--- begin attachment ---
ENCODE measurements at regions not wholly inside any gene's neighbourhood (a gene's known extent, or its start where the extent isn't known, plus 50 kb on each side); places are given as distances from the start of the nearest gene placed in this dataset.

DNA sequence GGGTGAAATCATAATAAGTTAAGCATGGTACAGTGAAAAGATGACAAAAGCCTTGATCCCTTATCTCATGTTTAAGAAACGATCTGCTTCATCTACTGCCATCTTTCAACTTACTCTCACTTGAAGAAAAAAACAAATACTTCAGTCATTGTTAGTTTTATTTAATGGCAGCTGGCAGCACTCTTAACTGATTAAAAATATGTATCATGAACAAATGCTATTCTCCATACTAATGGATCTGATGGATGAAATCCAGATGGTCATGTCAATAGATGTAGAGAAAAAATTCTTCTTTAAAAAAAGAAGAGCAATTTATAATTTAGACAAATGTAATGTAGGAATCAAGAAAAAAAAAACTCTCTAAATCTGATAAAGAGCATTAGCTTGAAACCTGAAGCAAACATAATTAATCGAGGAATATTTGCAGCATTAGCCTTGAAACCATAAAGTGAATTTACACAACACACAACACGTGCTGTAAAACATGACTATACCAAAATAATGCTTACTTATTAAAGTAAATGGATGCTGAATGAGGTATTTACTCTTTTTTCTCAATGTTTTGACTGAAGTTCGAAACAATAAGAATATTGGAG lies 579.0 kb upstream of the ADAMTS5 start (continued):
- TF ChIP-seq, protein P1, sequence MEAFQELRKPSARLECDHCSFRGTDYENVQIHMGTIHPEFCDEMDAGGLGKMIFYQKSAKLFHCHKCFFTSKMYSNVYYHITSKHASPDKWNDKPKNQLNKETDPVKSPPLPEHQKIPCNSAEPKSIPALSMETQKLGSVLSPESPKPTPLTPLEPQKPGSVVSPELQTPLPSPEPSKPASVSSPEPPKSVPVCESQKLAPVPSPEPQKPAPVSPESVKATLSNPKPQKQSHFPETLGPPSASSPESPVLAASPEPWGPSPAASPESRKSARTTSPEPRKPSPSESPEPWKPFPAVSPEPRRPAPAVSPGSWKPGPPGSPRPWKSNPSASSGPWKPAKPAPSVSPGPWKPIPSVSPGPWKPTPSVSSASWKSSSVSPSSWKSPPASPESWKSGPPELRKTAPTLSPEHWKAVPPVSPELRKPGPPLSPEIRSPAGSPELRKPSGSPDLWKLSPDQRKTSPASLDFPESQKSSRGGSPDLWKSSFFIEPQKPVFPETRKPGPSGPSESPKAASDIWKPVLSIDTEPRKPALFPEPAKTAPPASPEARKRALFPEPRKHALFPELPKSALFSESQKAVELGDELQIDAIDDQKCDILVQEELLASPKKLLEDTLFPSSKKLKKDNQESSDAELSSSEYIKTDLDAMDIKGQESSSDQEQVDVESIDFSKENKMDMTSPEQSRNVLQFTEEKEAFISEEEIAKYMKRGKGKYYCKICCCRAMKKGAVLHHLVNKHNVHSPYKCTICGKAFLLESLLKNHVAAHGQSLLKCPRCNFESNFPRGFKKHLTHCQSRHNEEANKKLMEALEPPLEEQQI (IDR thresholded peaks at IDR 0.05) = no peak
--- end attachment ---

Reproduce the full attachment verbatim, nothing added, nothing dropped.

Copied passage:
ENCODE measurements at regions not wholly inside any gene's neighbourhood (a gene's known extent, or its start where the extent isn't known, plus 50 kb on each side); places are given as distances from the start of the nearest gene placed in this dataset.

DNA sequence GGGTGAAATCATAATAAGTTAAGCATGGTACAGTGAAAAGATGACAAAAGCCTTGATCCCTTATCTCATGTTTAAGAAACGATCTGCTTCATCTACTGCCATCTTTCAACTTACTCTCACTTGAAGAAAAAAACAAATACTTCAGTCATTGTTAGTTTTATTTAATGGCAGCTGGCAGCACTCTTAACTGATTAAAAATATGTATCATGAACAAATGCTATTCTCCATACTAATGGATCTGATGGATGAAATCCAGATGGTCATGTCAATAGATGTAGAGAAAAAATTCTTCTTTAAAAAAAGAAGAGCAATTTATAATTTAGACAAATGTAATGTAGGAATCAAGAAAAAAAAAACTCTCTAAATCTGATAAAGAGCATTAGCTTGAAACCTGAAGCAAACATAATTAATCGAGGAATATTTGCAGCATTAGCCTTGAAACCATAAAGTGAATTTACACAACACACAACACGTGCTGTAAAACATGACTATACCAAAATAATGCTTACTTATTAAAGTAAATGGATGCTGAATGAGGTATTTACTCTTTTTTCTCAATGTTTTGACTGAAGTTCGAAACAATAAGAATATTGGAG lies 579.0 kb upstream of the ADAMTS5 start (continued):
- TF ChIP-seq, protein P1, sequence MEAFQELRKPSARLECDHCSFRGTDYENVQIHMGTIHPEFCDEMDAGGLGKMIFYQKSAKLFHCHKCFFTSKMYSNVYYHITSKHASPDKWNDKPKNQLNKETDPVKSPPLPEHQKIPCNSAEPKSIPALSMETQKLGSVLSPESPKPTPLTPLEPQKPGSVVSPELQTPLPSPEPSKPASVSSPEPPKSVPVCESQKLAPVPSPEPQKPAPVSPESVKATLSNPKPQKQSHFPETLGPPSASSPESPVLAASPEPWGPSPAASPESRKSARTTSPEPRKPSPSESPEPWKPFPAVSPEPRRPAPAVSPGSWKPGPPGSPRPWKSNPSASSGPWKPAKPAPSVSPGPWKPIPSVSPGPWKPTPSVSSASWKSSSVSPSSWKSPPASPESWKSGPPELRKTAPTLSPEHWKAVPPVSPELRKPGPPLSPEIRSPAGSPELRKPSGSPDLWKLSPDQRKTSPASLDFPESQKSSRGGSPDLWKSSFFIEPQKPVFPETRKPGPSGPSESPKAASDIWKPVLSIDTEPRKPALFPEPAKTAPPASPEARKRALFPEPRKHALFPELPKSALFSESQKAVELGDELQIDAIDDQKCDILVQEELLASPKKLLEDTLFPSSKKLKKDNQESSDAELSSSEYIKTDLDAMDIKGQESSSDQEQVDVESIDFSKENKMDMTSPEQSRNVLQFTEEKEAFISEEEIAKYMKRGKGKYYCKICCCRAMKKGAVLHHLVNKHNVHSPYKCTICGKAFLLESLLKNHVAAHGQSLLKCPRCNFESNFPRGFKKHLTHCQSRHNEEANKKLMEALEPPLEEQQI (IDR thresholded peaks at IDR 0.05) = no peak